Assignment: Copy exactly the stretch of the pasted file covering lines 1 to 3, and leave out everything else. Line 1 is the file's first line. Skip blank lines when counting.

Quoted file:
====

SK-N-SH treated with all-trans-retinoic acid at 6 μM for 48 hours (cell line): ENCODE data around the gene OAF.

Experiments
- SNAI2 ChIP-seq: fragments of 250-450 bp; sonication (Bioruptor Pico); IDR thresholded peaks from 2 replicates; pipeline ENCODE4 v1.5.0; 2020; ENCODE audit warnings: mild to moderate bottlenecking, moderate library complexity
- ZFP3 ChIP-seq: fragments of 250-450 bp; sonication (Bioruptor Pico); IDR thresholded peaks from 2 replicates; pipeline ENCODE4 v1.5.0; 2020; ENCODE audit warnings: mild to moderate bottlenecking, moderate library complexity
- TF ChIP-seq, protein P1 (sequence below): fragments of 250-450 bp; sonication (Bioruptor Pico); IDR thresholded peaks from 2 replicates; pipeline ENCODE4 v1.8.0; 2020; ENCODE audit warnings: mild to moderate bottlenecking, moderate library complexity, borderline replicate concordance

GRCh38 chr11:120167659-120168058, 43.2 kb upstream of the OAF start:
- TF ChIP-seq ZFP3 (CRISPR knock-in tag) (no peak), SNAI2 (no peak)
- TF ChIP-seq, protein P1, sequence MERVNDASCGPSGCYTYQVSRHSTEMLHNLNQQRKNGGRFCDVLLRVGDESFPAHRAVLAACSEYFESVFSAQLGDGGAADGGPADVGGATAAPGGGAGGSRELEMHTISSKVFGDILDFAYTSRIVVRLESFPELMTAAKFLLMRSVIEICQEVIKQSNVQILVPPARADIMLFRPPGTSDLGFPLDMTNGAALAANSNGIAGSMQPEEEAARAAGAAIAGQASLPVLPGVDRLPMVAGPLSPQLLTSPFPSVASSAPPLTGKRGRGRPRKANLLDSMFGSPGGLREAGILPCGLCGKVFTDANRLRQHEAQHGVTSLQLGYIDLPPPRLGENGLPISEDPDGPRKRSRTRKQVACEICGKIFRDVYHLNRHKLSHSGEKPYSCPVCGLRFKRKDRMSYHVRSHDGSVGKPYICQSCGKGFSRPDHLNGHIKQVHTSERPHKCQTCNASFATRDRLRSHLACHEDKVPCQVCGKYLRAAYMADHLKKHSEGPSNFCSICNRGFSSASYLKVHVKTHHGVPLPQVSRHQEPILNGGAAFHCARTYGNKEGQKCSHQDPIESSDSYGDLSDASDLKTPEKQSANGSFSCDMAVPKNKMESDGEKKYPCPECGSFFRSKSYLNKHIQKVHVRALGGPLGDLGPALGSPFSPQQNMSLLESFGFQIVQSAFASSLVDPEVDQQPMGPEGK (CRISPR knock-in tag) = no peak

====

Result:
SK-N-SH treated with all-trans-retinoic acid at 6 μM for 48 hours (cell line): ENCODE data around the gene OAF.

Experiments
- SNAI2 ChIP-seq: fragments of 250-450 bp; sonication (Bioruptor Pico); IDR thresholded peaks from 2 replicates; pipeline ENCODE4 v1.5.0; 2020; ENCODE audit warnings: mild to moderate bottlenecking, moderate library complexity